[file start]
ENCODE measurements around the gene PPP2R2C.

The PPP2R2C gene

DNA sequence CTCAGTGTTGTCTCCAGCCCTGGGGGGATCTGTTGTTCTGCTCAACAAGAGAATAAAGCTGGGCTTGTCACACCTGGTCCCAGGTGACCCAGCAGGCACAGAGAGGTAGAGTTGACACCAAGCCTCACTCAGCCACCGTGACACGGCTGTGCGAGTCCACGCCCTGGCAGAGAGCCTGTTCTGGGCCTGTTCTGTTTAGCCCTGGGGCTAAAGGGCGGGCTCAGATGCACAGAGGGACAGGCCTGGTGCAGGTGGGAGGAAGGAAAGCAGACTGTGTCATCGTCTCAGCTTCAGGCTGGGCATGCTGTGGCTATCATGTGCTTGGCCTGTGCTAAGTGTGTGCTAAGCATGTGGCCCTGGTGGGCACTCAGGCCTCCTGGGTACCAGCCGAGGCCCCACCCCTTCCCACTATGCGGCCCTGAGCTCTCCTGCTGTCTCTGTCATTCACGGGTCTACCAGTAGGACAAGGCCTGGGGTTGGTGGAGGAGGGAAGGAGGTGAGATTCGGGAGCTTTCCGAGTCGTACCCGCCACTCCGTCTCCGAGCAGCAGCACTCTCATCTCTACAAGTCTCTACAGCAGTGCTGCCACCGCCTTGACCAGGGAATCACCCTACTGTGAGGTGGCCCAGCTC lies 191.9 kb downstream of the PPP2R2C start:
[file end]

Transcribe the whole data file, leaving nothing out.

ENCODE measurements around the gene PPP2R2C.

The PPP2R2C gene

DNA sequence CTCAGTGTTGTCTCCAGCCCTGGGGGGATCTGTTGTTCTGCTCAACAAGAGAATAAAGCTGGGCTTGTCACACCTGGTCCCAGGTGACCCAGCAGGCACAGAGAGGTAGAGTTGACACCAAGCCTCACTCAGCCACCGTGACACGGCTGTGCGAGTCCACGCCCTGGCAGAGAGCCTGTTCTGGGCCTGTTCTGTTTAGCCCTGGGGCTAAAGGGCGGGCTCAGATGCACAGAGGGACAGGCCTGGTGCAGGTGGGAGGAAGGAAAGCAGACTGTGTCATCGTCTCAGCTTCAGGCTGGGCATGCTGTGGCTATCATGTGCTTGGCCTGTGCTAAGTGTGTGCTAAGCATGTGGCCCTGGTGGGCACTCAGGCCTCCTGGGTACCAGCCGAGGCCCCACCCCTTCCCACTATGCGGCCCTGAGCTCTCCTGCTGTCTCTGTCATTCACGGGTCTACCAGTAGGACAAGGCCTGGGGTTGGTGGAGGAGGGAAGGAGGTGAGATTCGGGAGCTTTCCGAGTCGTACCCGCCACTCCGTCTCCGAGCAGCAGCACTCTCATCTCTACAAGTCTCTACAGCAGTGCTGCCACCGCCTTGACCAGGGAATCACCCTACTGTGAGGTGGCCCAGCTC lies 191.9 kb downstream of the PPP2R2C start: